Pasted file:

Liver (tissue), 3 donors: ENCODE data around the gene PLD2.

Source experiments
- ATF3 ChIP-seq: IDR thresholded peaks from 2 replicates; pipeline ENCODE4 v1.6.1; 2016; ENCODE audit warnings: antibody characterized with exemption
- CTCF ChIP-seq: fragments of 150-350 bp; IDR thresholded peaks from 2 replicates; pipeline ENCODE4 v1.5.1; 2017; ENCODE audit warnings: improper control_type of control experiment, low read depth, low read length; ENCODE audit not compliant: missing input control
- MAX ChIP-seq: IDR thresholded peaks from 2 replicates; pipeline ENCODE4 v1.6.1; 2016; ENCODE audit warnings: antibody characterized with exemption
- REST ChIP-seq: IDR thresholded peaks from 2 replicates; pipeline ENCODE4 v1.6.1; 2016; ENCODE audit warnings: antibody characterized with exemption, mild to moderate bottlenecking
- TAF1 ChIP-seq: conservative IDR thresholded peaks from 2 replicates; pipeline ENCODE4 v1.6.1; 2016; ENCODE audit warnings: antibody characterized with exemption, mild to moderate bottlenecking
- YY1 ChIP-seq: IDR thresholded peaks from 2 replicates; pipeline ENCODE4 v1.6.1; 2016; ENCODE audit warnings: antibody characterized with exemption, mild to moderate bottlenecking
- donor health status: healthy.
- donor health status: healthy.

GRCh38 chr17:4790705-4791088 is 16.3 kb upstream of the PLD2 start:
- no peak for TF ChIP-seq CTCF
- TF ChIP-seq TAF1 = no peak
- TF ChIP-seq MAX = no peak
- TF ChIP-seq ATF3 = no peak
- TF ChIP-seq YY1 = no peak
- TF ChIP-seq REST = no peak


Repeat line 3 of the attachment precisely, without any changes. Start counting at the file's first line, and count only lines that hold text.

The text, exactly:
- ATF3 ChIP-seq: IDR thresholded peaks from 2 replicates; pipeline ENCODE4 v1.6.1; 2016; ENCODE audit warnings: antibody characterized with exemption